According to a lengthy and fascinating profile in Haaretz, Abbas’s rise is the product of dramatic changes in Arab Israeli society, involving not only a trend of a growing public embrace of religion, but also a growth in a new kind of middle class, one that often involves getting a university education. (A couple of summers ago when I was studying at Hebrew University’s main campus in Jerusalem, this seemed especially evident to me in the large number of young women I saw wearing hijabs there.)

Abbas’s party “is a reflection of the rise of religion in the public domain of Arab society. The Arab Spring and the revolutions that followed it,” one scholar of Islamic political thought, Mohanad Mustafa, was quoted saying in the Haaretz article. Another scholar said he saw Abbas’s party rise as a sign of a rising middle class: “These people are trying to reconcile their national-identity approaches with individual, utilitarian needs. As I see it, the political translation of this is Mansour Abbas, ” said Dr. Abdelkader Kenaaneh, an expert in Shi’ite political thought, according to Haaretz.

Abbas’s practical nature, negotiating for utilitarian needs rather than acting out of ideology and seeking revolution was already well evident by the time he was a student campus leader at Hebrew University, according to the Haaretz profile. Rather than join in the nationalist demonstrations of more revolutionary Arab student leaders, Abbas sought to negotiate with the university administration over practical issues like the conditions in their dorms. 

Maybe it’s not surprising that such a significant figure as Abbas — one whose example might help bridge the realms of representative democracy and political Islam for all the world — has arisen in Israel. I often think of this country as expressing, in the most intense possible way, the worldwide faultline that lies between the Western world and the Global South. And while this faultline (too) often erupts in quakes of violence here, the fact that gets less coverage in the Western press is that this tiny country is also an incredibly complex place, full of both contradictions and creative, amazing solutions to seemingly intractable problems.

The (still) new government led by Bennett and engineered by his partner Lapid typifies the extraordinary capacity of people here to find innovative, surprising solutions. On paper, the government seems impossible. It is so broad to include partners from the strong right to the committed left (not to mention being the first Israeli government to include an Arab party).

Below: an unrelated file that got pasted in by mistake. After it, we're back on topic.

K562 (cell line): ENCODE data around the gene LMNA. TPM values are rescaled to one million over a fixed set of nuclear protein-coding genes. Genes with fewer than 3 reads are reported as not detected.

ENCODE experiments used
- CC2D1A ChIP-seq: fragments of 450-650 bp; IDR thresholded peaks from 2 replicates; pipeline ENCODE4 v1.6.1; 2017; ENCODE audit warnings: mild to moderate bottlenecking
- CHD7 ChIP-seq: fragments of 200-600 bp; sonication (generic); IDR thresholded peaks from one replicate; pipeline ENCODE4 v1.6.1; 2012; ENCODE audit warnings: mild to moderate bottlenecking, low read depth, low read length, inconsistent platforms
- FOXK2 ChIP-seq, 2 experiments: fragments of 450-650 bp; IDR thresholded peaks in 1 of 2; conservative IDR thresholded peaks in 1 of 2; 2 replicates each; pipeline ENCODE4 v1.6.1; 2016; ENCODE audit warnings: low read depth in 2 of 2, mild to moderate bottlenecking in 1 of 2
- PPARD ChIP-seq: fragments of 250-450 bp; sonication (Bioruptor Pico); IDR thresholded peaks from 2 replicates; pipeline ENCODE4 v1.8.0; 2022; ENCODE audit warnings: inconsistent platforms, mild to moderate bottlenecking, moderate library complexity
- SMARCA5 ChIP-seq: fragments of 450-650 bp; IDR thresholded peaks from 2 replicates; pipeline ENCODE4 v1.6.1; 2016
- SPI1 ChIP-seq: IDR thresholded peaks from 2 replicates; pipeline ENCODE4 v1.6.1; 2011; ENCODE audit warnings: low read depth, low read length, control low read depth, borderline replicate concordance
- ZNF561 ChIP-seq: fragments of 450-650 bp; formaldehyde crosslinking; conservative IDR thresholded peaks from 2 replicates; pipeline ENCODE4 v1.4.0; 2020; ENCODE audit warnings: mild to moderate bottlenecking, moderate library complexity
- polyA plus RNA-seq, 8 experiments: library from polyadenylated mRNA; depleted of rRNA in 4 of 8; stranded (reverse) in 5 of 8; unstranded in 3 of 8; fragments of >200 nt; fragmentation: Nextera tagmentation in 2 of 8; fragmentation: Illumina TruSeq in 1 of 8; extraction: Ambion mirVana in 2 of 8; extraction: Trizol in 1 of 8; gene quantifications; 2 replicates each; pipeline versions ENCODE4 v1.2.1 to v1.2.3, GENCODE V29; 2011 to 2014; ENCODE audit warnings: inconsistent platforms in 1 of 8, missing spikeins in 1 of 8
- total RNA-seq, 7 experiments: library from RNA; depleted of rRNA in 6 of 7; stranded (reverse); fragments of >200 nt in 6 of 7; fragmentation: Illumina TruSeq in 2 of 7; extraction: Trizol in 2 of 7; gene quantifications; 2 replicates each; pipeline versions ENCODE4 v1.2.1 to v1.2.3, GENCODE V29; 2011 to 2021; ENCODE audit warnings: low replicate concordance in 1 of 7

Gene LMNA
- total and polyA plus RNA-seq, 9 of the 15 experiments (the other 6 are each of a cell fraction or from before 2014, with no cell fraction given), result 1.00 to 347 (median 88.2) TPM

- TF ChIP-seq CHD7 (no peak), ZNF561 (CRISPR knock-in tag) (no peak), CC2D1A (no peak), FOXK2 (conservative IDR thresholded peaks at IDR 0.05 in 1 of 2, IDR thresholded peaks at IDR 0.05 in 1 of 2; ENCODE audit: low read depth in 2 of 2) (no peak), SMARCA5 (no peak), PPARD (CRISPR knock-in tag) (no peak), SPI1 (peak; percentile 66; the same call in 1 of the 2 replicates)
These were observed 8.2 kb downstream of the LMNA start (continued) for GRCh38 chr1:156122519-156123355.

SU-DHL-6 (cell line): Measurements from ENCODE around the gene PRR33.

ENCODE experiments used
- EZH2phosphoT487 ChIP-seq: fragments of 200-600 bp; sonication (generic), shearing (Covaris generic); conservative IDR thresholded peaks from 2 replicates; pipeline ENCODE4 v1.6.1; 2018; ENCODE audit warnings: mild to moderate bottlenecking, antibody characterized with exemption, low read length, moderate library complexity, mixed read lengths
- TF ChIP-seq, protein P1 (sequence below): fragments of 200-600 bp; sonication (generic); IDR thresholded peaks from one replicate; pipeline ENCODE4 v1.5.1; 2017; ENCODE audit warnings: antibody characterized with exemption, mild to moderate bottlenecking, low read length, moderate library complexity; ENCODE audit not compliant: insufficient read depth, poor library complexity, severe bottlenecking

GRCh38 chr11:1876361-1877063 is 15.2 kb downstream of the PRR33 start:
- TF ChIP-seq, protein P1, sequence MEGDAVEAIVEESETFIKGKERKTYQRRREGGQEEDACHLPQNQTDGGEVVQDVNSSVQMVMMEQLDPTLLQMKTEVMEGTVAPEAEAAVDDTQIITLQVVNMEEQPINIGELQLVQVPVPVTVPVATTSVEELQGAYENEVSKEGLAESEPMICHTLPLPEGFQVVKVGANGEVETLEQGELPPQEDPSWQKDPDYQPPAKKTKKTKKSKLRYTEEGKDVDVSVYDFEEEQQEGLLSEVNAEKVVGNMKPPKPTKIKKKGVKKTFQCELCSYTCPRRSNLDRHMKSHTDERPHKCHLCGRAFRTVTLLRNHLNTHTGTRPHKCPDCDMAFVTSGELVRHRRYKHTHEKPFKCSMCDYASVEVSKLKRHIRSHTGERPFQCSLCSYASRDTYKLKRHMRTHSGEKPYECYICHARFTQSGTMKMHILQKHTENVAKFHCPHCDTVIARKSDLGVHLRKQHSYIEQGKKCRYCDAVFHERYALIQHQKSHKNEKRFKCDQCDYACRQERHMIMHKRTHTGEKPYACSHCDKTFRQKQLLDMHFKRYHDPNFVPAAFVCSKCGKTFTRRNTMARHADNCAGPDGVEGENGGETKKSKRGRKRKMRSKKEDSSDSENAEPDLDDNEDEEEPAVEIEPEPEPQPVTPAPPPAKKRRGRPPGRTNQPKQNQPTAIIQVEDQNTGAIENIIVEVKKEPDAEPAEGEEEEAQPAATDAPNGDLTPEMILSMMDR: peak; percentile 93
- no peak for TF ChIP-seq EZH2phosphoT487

In less than 24 hours as I write this, Sukkot – the Jewish holiday that most powerfully expresses the fragileness of living amid the margins and borders of life – will begin. It’s also perhaps the most practical of the Jewish holidays, heavy in practices like building the structure of the Sukkah and waving the lulav and etrog, but relatively lacking in the kind of powerful narrative story that Pesach possesses. 

Maybe we can keep in mind the practical, the kinds of things Abbas focuses on in the Knesset, on this Sukkot. And when we’re waving the lulav, wishing perhaps for rain, maybe we can keep in mind the waters that Amos spoke of in a verse that Martin Luther King liked to cite so much: “But let justice roll down like waters, and righteousness like a mighty stream.

May it be the will of the Blessed Holy One that we indeed find our way to righteousness, justice, and peace. Even if we only get there one step at a time.

About the Author
Alan Abrams is a spiritual care educator who made Aliyah in 2014. He and his wife live in Jerusalem with their two "sabra" children. Alan is the founder of HavLi and the HaKen Institute, spiritual care education and research centers based in Jerusalem. A rabbi, Alan received a PhD in May 2019 from NYU for his dissertation on the theology of pastoral care. He was a business journalist in his first career.